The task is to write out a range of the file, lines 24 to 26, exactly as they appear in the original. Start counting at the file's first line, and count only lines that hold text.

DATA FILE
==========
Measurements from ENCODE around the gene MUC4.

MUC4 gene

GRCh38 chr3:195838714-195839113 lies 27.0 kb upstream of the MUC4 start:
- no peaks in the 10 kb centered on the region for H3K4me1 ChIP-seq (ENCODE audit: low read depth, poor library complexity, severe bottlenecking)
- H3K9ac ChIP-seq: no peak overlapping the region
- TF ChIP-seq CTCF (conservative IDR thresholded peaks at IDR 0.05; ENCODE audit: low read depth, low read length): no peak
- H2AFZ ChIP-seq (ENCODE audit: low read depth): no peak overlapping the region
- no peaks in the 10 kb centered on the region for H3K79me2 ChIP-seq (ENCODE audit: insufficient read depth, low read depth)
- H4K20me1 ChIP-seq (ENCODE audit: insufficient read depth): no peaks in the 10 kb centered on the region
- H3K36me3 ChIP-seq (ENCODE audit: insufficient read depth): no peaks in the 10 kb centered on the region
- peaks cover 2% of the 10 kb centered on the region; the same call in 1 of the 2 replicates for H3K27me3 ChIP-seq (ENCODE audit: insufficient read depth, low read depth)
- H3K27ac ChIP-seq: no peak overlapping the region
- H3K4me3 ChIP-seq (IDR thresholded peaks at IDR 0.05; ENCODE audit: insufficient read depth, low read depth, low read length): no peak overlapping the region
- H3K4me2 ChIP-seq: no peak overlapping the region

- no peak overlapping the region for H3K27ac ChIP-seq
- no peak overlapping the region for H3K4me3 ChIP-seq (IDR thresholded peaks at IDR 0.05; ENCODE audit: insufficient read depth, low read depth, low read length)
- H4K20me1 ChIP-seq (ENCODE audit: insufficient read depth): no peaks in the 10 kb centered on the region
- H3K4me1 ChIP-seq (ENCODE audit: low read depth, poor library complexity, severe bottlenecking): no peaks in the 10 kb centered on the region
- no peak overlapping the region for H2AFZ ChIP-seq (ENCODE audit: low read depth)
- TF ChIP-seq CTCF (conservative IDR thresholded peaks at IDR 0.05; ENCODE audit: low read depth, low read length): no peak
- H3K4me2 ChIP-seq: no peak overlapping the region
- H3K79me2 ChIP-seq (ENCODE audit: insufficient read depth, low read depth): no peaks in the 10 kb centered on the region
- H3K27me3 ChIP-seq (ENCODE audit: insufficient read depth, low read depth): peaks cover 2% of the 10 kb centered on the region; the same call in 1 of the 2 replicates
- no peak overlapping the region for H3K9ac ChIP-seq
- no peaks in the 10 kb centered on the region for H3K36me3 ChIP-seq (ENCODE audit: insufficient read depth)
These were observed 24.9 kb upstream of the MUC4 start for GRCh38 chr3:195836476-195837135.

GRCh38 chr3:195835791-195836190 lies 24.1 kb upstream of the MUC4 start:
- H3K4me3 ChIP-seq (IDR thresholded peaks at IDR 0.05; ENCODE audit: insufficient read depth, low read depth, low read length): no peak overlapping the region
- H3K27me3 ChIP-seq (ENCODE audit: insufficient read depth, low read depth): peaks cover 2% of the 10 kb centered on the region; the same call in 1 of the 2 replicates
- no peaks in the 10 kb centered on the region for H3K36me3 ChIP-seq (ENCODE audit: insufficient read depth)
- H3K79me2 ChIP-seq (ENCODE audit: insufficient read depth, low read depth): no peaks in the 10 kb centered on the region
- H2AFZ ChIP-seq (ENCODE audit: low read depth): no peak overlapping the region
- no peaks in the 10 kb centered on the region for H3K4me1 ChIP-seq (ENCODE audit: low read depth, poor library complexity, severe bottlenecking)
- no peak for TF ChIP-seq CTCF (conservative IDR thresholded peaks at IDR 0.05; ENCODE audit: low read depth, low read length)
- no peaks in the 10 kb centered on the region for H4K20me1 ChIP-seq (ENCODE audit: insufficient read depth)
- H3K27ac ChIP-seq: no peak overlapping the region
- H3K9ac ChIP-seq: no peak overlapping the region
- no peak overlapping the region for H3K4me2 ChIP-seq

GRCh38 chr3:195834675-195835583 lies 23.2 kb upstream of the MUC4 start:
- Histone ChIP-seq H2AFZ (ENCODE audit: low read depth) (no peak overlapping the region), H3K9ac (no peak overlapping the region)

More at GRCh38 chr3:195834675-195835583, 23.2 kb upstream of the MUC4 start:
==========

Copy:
- no peak overlapping the region for H3K9ac ChIP-seq
- no peaks in the 10 kb centered on the region for H3K36me3 ChIP-seq (ENCODE audit: insufficient read depth)
These were observed 24.9 kb upstream of the MUC4 start for GRCh38 chr3:195836476-195837135.